The curators' concept

The new Austrian exhibition in Block 17 of the State Museum Auschwitz-Birkenau bears the title “Far Removed. Austria and Auschwitz”. The notion “far removed” refers to the geographical distance between Austria and Auschwitz, which was part of the Nazi strategy to conceal the genocide. At the same time, removal was synonymous with extermination: it meant the physical removal of the deportees – from Austria and from the realm of the living.

The exhibition focuses on this notion of being “far removed”, bringing the historical origins of the events in Austria and their culmination in Auschwitz closer to the visitors. In order to grasp this notion not only intellectually, but also visually and tangibly, the main elements of the exhibition consist of two interdependent and interrelated levels: “Here” (Auschwitz) and “There” (Austria).

“Here” tells of the Austrian victims and perpetrators from the moment of their arrival in Auschwitz. The genuine artifacts, contained in vitrines, are embedded in their immediate spatial context – at the location of the atrocities. “There” is dedicated to Nazism in Austria, its early history, the Anschluss, the development and structure of the Nazi reign of terror and the key figures involved, and the fates of the persecuted. This part of the exhibition, which will also be presented using artifacts in vitrines, is not actually there. Instead, it will be projected onto screens.

The part of the exhibition dealing with the historical developments in Austria and, as such, everything prior to and far from Auschwitz (in "There") is virtual, in Auschwitz only a mirage and distant memory. The fragile threads connecting the two places, times and worlds are ripped apart. For those deported to Auschwitz-Birkenau, their only reality was the system in the camp, which dictated who would live and who would die.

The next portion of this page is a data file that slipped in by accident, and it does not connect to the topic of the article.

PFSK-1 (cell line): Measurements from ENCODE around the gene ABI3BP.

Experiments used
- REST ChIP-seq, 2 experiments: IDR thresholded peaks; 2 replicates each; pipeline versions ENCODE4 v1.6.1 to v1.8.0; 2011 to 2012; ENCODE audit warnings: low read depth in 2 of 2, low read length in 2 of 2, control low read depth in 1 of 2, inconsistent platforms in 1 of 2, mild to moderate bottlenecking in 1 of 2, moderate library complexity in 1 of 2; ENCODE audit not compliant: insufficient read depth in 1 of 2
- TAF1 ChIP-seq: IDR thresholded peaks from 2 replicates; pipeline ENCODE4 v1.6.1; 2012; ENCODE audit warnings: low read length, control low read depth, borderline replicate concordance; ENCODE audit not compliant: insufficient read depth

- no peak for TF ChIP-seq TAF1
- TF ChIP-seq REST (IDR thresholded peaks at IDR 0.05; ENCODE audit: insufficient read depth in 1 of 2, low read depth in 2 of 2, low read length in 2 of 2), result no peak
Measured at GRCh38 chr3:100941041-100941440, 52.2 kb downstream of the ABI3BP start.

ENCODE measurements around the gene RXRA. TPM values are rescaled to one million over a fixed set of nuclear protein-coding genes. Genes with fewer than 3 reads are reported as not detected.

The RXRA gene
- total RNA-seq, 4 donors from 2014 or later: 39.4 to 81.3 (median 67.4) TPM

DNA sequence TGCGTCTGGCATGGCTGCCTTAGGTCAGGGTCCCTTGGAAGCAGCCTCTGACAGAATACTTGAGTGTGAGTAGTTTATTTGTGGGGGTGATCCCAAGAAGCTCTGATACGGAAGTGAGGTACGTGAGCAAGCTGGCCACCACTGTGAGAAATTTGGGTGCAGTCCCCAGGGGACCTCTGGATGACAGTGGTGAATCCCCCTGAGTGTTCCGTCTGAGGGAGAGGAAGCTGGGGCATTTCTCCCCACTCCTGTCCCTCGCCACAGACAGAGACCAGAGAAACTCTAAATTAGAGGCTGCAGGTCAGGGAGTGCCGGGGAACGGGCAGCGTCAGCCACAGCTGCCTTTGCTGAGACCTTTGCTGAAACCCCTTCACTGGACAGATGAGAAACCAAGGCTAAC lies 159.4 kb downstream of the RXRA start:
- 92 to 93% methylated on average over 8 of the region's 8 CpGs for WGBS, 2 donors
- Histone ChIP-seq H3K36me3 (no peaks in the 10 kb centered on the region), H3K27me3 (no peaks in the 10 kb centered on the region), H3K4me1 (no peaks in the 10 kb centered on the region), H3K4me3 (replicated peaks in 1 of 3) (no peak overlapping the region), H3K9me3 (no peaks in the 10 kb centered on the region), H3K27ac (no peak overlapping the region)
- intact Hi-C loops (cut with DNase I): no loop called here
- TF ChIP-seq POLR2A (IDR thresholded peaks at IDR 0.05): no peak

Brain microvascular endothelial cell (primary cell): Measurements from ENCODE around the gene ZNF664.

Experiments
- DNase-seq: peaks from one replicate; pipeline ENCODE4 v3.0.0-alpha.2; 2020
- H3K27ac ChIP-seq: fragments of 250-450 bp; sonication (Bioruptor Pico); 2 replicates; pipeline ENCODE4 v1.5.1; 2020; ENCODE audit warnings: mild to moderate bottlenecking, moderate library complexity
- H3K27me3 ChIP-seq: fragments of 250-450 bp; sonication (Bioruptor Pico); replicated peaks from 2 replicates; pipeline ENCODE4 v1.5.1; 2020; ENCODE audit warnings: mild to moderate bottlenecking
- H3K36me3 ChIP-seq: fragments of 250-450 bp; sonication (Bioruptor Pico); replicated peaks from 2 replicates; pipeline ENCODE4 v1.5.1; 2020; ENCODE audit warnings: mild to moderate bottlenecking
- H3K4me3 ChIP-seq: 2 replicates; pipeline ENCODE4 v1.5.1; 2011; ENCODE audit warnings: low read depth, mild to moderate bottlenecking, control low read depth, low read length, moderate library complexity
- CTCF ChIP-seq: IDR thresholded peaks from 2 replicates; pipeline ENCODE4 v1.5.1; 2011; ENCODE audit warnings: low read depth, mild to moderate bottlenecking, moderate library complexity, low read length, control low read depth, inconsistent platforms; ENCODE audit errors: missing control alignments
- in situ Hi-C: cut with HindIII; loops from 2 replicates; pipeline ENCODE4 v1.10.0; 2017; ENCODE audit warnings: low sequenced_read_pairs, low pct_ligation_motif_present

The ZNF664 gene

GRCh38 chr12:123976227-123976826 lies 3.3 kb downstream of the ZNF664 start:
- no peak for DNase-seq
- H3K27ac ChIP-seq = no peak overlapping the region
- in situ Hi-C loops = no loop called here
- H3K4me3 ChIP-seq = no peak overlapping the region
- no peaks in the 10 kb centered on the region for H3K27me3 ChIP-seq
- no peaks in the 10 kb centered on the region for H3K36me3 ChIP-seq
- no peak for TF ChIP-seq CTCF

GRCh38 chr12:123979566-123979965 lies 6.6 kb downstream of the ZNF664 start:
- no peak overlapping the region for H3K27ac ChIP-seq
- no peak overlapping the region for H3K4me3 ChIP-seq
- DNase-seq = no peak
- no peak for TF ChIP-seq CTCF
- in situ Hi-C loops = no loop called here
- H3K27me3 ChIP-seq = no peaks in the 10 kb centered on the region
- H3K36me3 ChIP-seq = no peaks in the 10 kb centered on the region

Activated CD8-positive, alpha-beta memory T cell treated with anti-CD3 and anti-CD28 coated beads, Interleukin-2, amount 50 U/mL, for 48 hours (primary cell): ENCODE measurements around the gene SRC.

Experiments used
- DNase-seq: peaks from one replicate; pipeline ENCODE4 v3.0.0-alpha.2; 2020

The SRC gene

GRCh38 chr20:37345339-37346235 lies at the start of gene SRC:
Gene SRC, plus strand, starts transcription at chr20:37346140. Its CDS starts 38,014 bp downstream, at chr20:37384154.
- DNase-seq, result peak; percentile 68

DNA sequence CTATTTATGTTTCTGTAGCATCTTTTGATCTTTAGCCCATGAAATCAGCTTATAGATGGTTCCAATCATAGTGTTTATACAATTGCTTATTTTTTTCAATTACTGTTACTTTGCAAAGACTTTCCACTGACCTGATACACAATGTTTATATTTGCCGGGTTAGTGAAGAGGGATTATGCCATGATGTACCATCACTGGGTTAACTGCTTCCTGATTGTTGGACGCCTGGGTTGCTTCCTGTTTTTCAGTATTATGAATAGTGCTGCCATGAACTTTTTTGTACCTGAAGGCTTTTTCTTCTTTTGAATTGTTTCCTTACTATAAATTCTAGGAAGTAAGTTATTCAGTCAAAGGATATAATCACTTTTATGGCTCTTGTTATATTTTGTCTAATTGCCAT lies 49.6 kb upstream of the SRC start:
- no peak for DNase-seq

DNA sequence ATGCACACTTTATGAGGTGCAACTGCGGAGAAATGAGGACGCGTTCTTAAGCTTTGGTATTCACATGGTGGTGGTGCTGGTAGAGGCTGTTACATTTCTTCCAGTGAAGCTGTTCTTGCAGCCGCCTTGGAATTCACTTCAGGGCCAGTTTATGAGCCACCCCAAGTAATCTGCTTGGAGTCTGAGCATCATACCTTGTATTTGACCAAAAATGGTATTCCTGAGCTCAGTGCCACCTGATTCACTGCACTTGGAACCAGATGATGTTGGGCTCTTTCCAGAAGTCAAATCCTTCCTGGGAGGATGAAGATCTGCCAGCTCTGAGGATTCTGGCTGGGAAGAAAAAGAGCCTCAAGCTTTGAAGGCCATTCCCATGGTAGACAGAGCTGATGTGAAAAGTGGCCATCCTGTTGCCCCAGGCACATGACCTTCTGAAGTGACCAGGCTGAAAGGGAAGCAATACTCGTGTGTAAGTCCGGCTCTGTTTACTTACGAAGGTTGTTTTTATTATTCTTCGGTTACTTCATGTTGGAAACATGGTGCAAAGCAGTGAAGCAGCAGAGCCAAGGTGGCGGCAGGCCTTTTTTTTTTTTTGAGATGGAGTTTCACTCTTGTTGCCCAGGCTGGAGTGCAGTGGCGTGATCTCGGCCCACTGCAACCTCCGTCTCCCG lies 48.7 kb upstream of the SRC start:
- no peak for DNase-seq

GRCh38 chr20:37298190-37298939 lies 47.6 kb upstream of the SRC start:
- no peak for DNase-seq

The new exhibition “Far Removed. Austria and Auschwitz” portrays the fates of the Austrian victims in Auschwitz, the acts of resistance carried out by Austrian inmates there and the involvement of Austrians as perpetrators of and accessories to the atrocities committed there.

With this special concept the curatorial team is stepping up to meet the challenges presented by the circumstances unique to Austrian history and by the need to firmly anchor the exhibition at the international memorial Auschwitz Birkenau. In contrast to the exhibitions of other countries, which all had in common their occupation by the Nazis, the starting point for the Austrian exhibition is a different one, due to the shared responsibility of large swathes of the Austrian population for the perpetration of Nazi crimes. People who lived in Austria were ruthlessly persecuted and murdered, becoming victims of the Nazi atrocities. Yet equally, people who lived in Austria or had been politically and societally socialized there were actively involved in the genocidal barbarism – some prominently, other less so.  The portrayal of the entangled history of Austria’s victims and perpetrators is intended to be a contribution towards adequately conveying Austria’s role in the history of Nazism.

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